CHAPTER 1 They began the seventh cycle of stories at the conclusion of the Sabbath. With experience the cycle had evolved into four sessions, a marathon: Saturday night, Sunday morning, afternoon, and evening, each spanning four sets of stories. Several of the students had made arrangements to stay in the house, either in guest rooms or sleeping bags. Others were commuters or had booked hotel space nearby. Ten students, plus Stephanie and Sidney, gathered in the living room for havdalah, the ritual that separated the Sabbath from the ordinary days of the week. Six women, four men. Each had submitted an application, necessary because the material was so numinous, not fit for the imbalanced. The application requested a reference from clergy, therapist, or physician, and the references were checked. Sidney wasn't prepared for another Emily. Stephanie had read through the applications. She knew the makeup of the class and attempted to match the person to the clothes. The man who had lost his wife several months before was likely the one in shorts and sandals, a thin white beard, balding. The three repeats, friends, were the middle-aged women in long folksy cotton skirts. Two young men in jeans, a couple. Two young women in jeans, a couple. That was going to be a challenge for Sidney, because the imagery of the Kabbalah was decidedly heterosexual. One man in dress pants, button-down shirt, sleeves rolled up. The executive. He worked on Saturday, something to note. And a woman, also an executive, in the pantsuit, perhaps a Donna Karan. Stephanie looked for and found the jacket draped across a dining-room chair. She also worked on Saturday. They had singled each other out already, though they sat apart. Two engagements had come out of these storytellings. Perhaps this would be another. So much for judging a class by its clothes. The three long skirts came to Stephanie for hugs and kisses. They had wept their way through their first course but still had an appetite for more. Stephanie had no choice but to begin by asking the gathering for the names she would soon forget. Sidney would remember. Sidney was good with names, Stephanie better with experiences. She asked for names and what each hoped to gain from the storytelling. There were no surprises in the responses. "A connectionwith God; a sense of purpose; a sense of self and my place in the world." No one said, "To surrender unconditionally to an agency beyond my self; to relinquish my beliefs; to risk a transformation of my very being." Stephanie uttered the standard disclaimer. "There are no guarantees," she said. "We have stories to tell, for you to retell. Each time we do this, the experience is different, different for each of us. You may find what you expect here. You may not. It might be best to have no expectations, to surrender to the stories, and to allow what will happen to happen. That's up to you." That done, she lowered the lights, lit the braided candle, and began chanting the havdalah blessings. She took care to explain each of the symbols--the wine, the spices, the candle itself--for the students who were not Jewish and for those who were. She knew from her own experience that being Jewish did not guarantee familiarity with the symbols of Judaism. "We let Shabbat go gracefully," she said. "As we brought her into the house with wine, we let her go with wine. As she entered a house fragrant with spices, we let her go with fragrant spices. And as we greeted her with the light of candles, we let her go with the light of candles, but you see the candles have become braided into one. That's the grace of Shabbat. What was divided in the beginning has become one by the end." Sidney chanted the blessing separating the Sabbath from the ordinary days of the week. Together they sang Eliahu Ha-navee, an incantation intended to bring Elijah the prophet back into space and time. Stephanie raised the lights, but not to their full intensity. She sat in one of the deep chairs, looked from student to student, and then surprised herself. She began with Sidney's words. Four in the Morning Four in the morning, too dark for the morning prayers, Moshe Katan descended to his study. At the top of the steps he acknowledged his exposure. With each step down, his anxiety grew. He descended into trepidation. He needed some light, even though he could navigate the room with his toes through the shag rug. He turned the light up only enough to locate the CA125 chart and unpin it from the corkboard, then sat, not in the swivel chair behind his desk, but in a coffee-table chair, his back to the painting. He didn't want to be distracted. Perhaps that's why he would have preferred the lights not on at all. The chart appeared ordinary. He knew it, didn't have to look at it. It could have been mistaken for something as benign as the progress of November beans, but CA125 was a cancer marker, not a commodities contract. Moshe closed his eyes and followed the flow of data with a light that emanated from within. It was there. Subtle, but there. Movement. Only a trader would see it. Rivkah's oncologist was not a trader. Dr. Dowling had held the chart up to the light as if it were an X ray. "I don't see anything," she had reassured him. "What do you see that alarms you? We've had isolated readings this high before." Her patience barely masked her annoyance. Moshe retrieved the chart from her, smoothed it on her desk, and traced his forefinger along the path of the most recent entries. "The movement has settled into a new pattern. It wasn't doing this before." He traced the line he could see, and she could not. "I'm sorry, Rabbi, I still don't see anything." "I chart things all the time. That's my business. I see things that look like they're not there, but are there. What I am seeing here frightens me." The doctor looked again, shook her head. "I wouldn't take any action because of this," she said. "There's not enough change to justify it." "If the marker continues to go up, what would you do?" "If the marker goes up, we'll worry about it then. We'll do some additional tests. But I don't see anything in this that's cause for alarm, Rabbi. If you will excuse me, please, I have patients to see." She left him alone at her desk, an overprotective husband who saw things that were not there. Maybe Dr. Dowling was right. Maybe there was nothing to worry about. What could he do anyway? Even if there was something he could do, what would Rivkah allow him to do? Those were the two questions he asked himself at first. Those were the two questions he pondered as he fell asleep that evening. If they had been the only two, if he had not heard the deeper questions in his sleep, there would be no story to tell. The deeper questions awoke him and drove him to his study. He had asked first what he might do. Was there indeed anything in his power to do? Surely he would never have been troubled to rise from his bed if there weren't within him a notion of something to do, a vague sense of something distant in the Kabbalah. Then, what would Rivkah allow him to do? He knew how she felt. Rivkah wanted no involvement with the charts, and she had a disdain for the Kabbalah. She had made both abundantly clear. The charts were a reminder she hadbeen ill. And as for the Kabbalah, throughout their marriage any attempt to share with her his passion for Jewish spiritual discipline had been met with an apathy just short of contempt. He had learned to keep his discipline to himself, and then not even to himself. To do away with it, no longer necessary, an impediment to him and to his marriage. The third question was the deceptive one. Was there any reason to do anything? Might he respond with no response, by doing nothing at all? The doctor saw no cause for alarm. Who was he to disagree? If he did nothing, who would challenge him, even if it turned out something was there? Who would expect anything from him? The very notion he might be able to intervene in any effective way was in itself presumptuous. So rational, such thoughts would have lulled a lesser man into deeper sleep. But for Moshe, the suggestion of denial was an alarm and gave rise to a fourth question. If he should do nothing, then who was he? What was there to him if he perceived even a hint of a need and failed to respond to it? That he considered no response even for a moment touched an emptiness within him. His life had become comfortable. Actions that would have sprung from urgency years before were impeded by complacence, satisfaction. Sitting in his study in the early morning darkness, he held the chart in his left hand and opened his right, staring at it as if something were missing. He summoned his breath back into control, settled in his chair, and allowed his eyes to survey the room, from the bookcase to the left, across the wall of charts, to his desk, the computer, the globe, the wastebasket. The crumpled letter. The letter was an invitation for him to teach a course about the Kabbalah at the Metropolitan Institute of Expanding Light. He had not offered such a course in years. The synagogues and Jewish organizations had long since stopped asking. Out of habit he had discarded the letter. Yet he had awakened early in the morning to retrieve it. Moshe positioned himself more comfortably in his chair. He had an exercise to do. Between any two points in the universe, between any two points in any of the worlds, flows a straight line. He would surrender conscious thought so he might be moved by the most subtle of influences, that his perspective might change. The two points, the cancer marker and the invitation to teach, were still separate. He needed to shift his perception until the line disappeared, until one could be seen within the other. At that point he would know the connection for a certainty. Monitoring his breathing, he inscribed the Hebrew letters of the DivineName on his body. He traced the YOD, HEY, VAV, HEY along the path of breath as it entered his nostrils, inside the lids of his closed eyes, across his forehead, around the curve of his ears. Layer after layer of concentration bound him deeper and deeper to the body of God. He descended gracefully, the world above disappearing. Suspended, frictionless, beyond sense, he asked himself the only question he had ever asked at that depth, "From here, where?" When he rose to the surface and opened his eyes, he could distinguish the outline of the eucalyptus trees against the predawn sky. The time had come for morning prayers. He ascended from his study to the living room, enveloped himself in his tallit, the ritual prayer shawl, bound the tefillin, the leather cubes containing words of Torah written in the ancient form, to his arm and head, and walked out onto the deck. He wore the uniform for prayer, but prayer did not rise easily from his heart. The flow of words slowed and ceased as images broke through. He visualized the doctor in her office. She had remembered him as the "Rabbi." The Metropolitan Institute had asked the Rabbi to teach, but the Rabbi had been absent for years. Moshe had exorcised the Rabbi from his system, or so he had thought. The unbidden images were telling him otherwise. Something of the Rabbi needed to return. With a calm acceptance he resumed his prayer and sought comfort under the wings of the Divine Presence.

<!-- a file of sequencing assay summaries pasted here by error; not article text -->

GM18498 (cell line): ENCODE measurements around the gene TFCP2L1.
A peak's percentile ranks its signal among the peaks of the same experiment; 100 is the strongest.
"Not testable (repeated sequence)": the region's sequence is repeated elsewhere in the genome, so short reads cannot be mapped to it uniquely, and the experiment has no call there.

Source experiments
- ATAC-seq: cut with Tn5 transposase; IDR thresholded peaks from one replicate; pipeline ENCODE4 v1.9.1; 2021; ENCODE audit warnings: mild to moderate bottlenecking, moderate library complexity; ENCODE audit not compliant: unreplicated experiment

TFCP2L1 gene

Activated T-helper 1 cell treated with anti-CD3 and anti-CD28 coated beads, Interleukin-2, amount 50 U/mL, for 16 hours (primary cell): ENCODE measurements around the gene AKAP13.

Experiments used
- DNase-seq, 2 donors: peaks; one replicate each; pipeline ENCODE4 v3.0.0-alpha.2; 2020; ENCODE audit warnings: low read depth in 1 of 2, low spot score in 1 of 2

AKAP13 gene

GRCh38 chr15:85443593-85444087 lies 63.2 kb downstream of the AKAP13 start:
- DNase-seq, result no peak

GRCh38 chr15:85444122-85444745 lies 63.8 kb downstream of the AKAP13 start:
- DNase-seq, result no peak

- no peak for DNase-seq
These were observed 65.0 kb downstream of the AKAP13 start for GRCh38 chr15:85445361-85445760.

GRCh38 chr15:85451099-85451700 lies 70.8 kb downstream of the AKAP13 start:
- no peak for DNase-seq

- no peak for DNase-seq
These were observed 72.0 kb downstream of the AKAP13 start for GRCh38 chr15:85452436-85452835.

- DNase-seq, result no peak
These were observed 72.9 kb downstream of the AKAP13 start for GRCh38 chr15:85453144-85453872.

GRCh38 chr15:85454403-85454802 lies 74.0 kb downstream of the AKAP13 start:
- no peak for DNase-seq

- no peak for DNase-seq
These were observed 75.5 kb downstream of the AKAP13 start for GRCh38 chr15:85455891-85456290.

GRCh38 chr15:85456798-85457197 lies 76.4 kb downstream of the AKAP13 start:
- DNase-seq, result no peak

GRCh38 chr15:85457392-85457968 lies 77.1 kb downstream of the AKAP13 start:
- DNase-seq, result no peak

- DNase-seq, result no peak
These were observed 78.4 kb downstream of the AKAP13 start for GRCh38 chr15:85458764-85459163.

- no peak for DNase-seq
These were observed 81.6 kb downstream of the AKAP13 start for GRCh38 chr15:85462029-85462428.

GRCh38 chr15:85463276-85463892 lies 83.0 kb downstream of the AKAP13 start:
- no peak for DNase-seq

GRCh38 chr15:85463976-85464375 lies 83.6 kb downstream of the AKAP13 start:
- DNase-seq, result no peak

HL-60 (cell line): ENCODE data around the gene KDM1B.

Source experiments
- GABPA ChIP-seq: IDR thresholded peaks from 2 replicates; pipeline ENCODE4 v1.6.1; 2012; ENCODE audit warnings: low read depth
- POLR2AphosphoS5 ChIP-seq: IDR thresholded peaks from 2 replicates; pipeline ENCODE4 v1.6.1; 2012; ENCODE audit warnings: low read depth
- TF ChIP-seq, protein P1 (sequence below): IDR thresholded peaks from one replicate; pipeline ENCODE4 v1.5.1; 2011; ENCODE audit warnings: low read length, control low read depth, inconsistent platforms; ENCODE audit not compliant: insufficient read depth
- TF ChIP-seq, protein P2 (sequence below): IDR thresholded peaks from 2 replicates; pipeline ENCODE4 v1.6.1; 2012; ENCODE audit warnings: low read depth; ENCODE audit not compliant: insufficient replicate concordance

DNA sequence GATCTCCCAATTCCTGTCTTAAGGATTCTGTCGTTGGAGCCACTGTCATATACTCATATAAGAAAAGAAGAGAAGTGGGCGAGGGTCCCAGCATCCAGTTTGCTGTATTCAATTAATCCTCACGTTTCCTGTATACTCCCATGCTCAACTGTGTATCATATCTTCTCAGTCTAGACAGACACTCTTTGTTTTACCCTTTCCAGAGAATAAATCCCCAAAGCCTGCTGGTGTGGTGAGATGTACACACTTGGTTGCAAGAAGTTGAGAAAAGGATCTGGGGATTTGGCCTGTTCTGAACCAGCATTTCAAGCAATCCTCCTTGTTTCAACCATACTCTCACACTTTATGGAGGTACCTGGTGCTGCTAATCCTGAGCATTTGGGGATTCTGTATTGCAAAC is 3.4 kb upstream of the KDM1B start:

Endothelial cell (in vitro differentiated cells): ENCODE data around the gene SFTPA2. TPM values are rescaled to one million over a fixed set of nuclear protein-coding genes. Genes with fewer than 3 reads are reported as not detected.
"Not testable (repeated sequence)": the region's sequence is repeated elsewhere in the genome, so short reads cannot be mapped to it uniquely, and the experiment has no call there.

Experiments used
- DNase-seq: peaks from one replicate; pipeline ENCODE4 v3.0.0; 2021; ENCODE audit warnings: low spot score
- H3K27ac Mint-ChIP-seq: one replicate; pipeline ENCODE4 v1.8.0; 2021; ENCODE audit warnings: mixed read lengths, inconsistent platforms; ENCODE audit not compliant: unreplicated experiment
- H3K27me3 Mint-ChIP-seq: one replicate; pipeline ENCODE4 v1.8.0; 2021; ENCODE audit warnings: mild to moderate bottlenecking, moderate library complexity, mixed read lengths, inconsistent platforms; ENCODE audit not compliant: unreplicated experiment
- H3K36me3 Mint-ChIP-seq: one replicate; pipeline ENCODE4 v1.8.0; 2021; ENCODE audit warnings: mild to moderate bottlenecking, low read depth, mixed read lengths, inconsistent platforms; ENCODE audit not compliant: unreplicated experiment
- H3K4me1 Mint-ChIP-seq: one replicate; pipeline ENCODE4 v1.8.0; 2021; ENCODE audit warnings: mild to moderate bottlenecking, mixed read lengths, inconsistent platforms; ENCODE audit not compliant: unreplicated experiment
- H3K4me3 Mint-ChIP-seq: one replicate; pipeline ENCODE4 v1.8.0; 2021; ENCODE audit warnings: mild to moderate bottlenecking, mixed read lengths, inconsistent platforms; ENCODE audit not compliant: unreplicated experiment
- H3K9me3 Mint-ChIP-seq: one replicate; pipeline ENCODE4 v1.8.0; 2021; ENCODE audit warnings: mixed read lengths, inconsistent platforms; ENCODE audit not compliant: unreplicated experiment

When the students realized Stephanie's introduction was complete, they began to ask questions. Sidney held up his hand to stop them. "The stories speak for themselves. Rather than ask us questions, ask each other. The stories will be as complete as they need to be. If there are spaces, they are left for you to fill." Elements of Stephanie's story had taken her by surprise. Moshe's four questions she had never heard before. She realized they had sprung from Moshe's own framework, the Four Worlds. First a question about what he might do, what action he might take, a question in the World of Action. Then a question about feelings. Moshe had been angry with Rivkah all those years, angry he had to sacrifice his discipline to preserve his marriage. Was that correct, Stephanie asked herself, or was she projecting her own anger with Sidney onto him? A question in the World of Formation. And then a question from the world of reason, the World of Creation. Why not just let events take their course? If Rivkah died, she died, and the marriage with it. It wasn't a terrible marriage, but was it so good he should go to any great risk tosave it? Again, was that Rivkah and Moshe or herself and Sidney? The question registered. Stephanie didn't pause to ascertain an answer. And a last question, from the World of Emanation, concerning the very essence of being. If he did nothing, then what was he? And as for her, Stephanie thought, if she did nothing, then what was she? She wasn't doing nothing. She was telling the stories, and even the first one had nearly overwhelmed her. She needed time to consider before she could continue. Sidney provided it by changing the venue, doing just what she didn't want him to do. He drew the students outside onto the deck under the vault of the heavens. She had wanted the first session cozy, confined in the textures of the pillows. She remained curled deep in her chair, still aware of Sidney saying, "This is where much of the work took place." He gestured to indicate the living room the students were leaving as well as the California redwood planks ahead of them. A bench ran about the perimeter, enclosing four primitive chairs and a glass coffee table. Eucalyptus trees grew out of the hill below and towered above the deck. Several of the students reached out to caress the trees, the parchment bark holy in their hands. Stephanie succumbed to Sidney's lead and sat in the chair the students had left open for her. She saw him close his eyes, as if searching for a new place for his own beginning. He leaned forward and said, "To Moshe Katan, angels often appeared in the form of winged lions. I suspect these lions had their origin early in his childhood. This was long before his name became Moshe Katan. Then he was known as Michael Kayten." Lions Young Michael always accompanied his father to shul on the Holy Days of Rosh Hashanah and Yom Kippur. They walked, not because they were religious, but because they lived nearby. Michael carried his father's purple velour tallis bag, the rampant lions, embroidered in gold, presented proudly to the world. Michael and his father sat in the front pew, to the right of the bimah, close enough to lean forward and play with the turned dark maple of the railing. When he leaned back against the soft rose cushion, Michael wrapped himself in his father's tallis and toyed with the fringes. When he became bored, he neededno permission to leave the service to sit with his friends outside on the steps, but he always returned to his father's side for the auction. "How much am I bid for this aliyah?" In Yiddish the men called out, "Ten dollars, twenty dollars." Aliyahs were honors, the privileges of attending to the Torah. Because writing was forbidden on the Holy Days, records of pledges were kept by folding tabs on cards prepared in advance. Every year, for twenty-five dollars, an amount befitting a dentist, his father bought hagba, the honor of raising the Torah scroll when the reading was done. After the Torah was dressed, Michael's father would beckon him to the bimah, sit him in a tall chair, and set...